Since it’s meant to be a windowsill plant, you will ideally harvest the leaves on an as-needed basis. You harvest a few for a cup of tea, for instance, or a recipe, here and there. Just pinch from the tip and the plant will be sure not to go in flower, which can make the leaves a bit bitter. However, there is not great secret to this, and the taste will not be noticeably different from a fresh plant. Just harvest as needed, and make sure you don’t over harvest to the point where there are too few leaves or stems for the plant to support itself.

  14. juls

    October 16, 2013 at 12:35 pm

    I’m just harvesting my mint today. I’ll be making mint extract for gift giving at Christmas. Once your mint is dry take 1/4 cup of mint leaves, 1/2 cup of vodka and 1/2 cup of filtered water (I quadruple this) and put into a mason jar/jars. Let this sit for at least 3-4 weeks. Strain out the mint and put into 4 oz or 8 oz jars for gift giving. A cute tie of raffia, a lable and a candy cane attached make this an adorable gift for the holidays.

    • Rural Spin

      October 16, 2013 at 3:50 pm

      Nice idea! You can also do this with fresh mint.

  15. Amy

    November 7, 2013 at 11:42 pm

    I’ve got mint coming out my ears! Tried growing from seed with no luck for months so broke down and bought a plant. The next day mint sprouts started coming up from the dirt (I dumped the failed mint’s dirt into a bigger pot for other plants). I have split the plant several times already and intend to give away these extras as gifts. Throughout the summer I’ve put leaves in my iced tea and even in my koolaid type drinks. As they got bigger and bigger I snipped some branches and just hooked them between the cords of my plant hangers and they’ve dried very quickly. I’m glad to see the info about it helping colds… I didn’t know that, and since I’ve got a doozy of one now I’m about to head to my patio to collect some.

  16. Jane Doe

    April 9, 2014 at 12:13 pm

    I have tons and tons of mint growing so I use it in everything. I make canned dog food for one of our dogs who has no teeth, and add mint to her food to help the smell. I also dry a lot to mix in with the shavings I fill the dog pillows with. Every time a dog gets on the pillow, you get a slight whiff of mint… at least until they’ve stomped all the mint to death, ha.

  17. Sabrina Jewel

    April 27, 2014 at 2:54 pm

    I live in Southern Texas—so I’m in a super humid area; drying it outside is how I had hoped to do it, will I need to add the fan? I’m concerned with 80% and up humidity it might mold. Any suggestions?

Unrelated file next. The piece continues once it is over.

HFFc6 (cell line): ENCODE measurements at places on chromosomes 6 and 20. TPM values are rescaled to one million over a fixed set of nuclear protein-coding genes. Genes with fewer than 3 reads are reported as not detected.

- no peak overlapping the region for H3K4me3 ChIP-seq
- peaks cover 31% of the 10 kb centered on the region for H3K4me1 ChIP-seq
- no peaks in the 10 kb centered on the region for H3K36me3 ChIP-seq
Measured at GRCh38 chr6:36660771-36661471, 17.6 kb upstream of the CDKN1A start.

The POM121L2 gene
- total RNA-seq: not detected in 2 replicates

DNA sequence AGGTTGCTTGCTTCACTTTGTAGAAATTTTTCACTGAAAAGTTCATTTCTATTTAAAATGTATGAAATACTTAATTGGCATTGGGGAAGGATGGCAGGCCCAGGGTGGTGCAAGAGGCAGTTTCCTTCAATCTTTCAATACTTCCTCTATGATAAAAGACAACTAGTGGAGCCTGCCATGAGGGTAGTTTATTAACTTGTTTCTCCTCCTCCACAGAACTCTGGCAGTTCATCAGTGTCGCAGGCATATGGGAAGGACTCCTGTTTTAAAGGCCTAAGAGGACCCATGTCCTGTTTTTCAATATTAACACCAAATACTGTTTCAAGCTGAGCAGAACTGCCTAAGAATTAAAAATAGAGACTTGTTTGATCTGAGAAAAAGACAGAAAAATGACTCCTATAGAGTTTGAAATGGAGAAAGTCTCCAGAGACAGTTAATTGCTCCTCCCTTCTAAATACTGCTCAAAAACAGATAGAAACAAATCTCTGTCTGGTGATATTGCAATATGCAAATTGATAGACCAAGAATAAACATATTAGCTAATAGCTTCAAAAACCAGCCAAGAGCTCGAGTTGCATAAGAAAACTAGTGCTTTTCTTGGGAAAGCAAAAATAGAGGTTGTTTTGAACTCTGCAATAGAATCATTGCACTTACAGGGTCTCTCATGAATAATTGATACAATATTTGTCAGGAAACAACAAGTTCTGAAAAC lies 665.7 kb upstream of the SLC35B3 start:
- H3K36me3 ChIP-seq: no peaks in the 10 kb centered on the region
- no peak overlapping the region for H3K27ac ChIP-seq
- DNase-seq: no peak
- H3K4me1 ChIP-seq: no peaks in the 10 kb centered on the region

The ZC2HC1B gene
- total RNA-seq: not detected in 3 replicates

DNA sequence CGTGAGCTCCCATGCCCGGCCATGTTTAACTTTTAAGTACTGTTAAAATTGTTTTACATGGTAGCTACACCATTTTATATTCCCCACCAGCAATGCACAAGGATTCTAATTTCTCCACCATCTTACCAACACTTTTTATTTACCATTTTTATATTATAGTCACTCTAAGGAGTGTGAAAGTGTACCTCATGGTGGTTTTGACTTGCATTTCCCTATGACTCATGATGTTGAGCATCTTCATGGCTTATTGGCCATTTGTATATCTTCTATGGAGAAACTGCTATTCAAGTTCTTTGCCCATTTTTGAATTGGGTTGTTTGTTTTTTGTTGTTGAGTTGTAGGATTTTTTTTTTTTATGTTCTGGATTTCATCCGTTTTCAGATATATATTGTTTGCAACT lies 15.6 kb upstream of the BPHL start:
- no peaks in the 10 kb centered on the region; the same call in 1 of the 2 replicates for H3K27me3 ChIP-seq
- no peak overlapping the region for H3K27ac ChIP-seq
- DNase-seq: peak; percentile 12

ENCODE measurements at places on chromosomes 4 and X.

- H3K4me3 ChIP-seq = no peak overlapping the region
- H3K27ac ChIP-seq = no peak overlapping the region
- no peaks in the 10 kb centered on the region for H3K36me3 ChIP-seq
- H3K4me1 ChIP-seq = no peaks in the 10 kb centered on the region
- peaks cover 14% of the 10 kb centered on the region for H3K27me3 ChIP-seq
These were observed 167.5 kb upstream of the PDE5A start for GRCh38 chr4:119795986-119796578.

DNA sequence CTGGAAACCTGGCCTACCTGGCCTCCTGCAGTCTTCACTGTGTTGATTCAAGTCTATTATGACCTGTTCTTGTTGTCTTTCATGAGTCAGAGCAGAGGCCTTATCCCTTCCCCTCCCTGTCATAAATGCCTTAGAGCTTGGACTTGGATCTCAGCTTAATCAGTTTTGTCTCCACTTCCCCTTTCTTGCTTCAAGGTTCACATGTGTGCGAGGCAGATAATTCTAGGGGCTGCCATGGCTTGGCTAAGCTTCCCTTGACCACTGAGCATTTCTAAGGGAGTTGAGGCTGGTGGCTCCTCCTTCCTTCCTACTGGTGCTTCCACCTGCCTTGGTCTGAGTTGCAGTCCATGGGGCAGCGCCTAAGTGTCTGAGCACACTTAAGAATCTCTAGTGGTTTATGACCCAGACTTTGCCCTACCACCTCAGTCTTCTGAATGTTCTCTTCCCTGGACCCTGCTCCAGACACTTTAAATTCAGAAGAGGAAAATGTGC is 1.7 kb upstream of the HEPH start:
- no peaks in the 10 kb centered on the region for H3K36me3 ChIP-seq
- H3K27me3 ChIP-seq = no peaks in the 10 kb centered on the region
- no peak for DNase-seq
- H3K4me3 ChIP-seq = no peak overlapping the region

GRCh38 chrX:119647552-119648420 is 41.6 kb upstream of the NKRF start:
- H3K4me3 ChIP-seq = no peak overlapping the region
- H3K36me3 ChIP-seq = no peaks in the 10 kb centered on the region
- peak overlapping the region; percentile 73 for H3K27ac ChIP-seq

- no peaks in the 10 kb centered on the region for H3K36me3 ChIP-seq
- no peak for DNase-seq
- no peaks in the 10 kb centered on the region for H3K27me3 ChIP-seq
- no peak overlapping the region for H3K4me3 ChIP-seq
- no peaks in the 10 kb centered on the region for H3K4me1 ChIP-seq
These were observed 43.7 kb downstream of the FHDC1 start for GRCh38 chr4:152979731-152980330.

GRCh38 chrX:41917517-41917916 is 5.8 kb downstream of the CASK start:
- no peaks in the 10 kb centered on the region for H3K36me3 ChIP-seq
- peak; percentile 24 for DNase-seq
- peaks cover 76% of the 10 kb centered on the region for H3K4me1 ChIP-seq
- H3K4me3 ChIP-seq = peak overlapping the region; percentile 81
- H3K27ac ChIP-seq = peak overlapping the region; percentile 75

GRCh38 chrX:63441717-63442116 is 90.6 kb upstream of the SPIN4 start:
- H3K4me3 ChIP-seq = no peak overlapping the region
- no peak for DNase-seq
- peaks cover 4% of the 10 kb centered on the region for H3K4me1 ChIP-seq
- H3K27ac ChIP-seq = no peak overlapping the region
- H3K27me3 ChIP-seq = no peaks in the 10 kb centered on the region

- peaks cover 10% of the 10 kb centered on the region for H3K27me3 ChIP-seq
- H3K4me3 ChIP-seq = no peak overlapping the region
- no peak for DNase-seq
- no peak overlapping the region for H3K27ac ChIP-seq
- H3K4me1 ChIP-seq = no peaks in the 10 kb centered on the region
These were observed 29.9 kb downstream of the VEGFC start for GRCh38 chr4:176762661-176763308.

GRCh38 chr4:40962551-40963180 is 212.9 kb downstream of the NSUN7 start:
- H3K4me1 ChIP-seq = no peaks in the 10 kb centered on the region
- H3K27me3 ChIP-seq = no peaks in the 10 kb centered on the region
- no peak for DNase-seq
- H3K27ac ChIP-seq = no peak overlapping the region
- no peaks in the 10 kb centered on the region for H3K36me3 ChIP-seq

• Rural Spin

      April 28, 2014 at 1:45 pm

      In high humidity it would be better to dry it in the oven indoors. But if you really are committed to drying outdoors, make sure that your bunches are not too large (smaller bunches allow better air penetration to the inside of the bunch) and make sure you have southern exposure to increase the heat. In the evening, you will definitely need to bring the mint indoors–if left outside the evening moist air and morning dew will greatly inhibit drying.

  18. Denise Petty

    June 11, 2014 at 3:12 pm

    Love the post but have 2 questions – first, when they are hanging to dry, do you get the wonderful mint scent in the air? Second, This is the first year on transplanted mint, and don’t have nearly enough. Have you ever frozen green leaves for later use? Thank you!

    • Rural Spin

      June 18, 2014 at 4:06 pm

      You would get the mint scent if the leaves were bruised or broken, which you’d like to avoid. You can indeed freeze leaves for later use!

  19. gigi davis

    June 22, 2014 at 11:28 am

    Planted mint this spring in pots it has started turning yellow what can I do

    • Rural Spin

      June 23, 2014 at 9:23 am

      It may be that you are overwatering your mint, or perhaps it is in too much shade. But overwatering is a frequent cause of yellowing in plants, so try cutting back on your watering, making sure you only water when the top inch or two of soil is dry.

  20. Tiffany

    July 7, 2014 at 10:45 am

    I dried some mint early this spring. Just tied a bunch together and h6ng it underma ceiling fan (which we leave running almost nonstop). No mold or circulation issues here! MIL has a ton that the previous home owners had planted and let spread, nearly half the length of the house and at least a foot maybe two out. (O.o)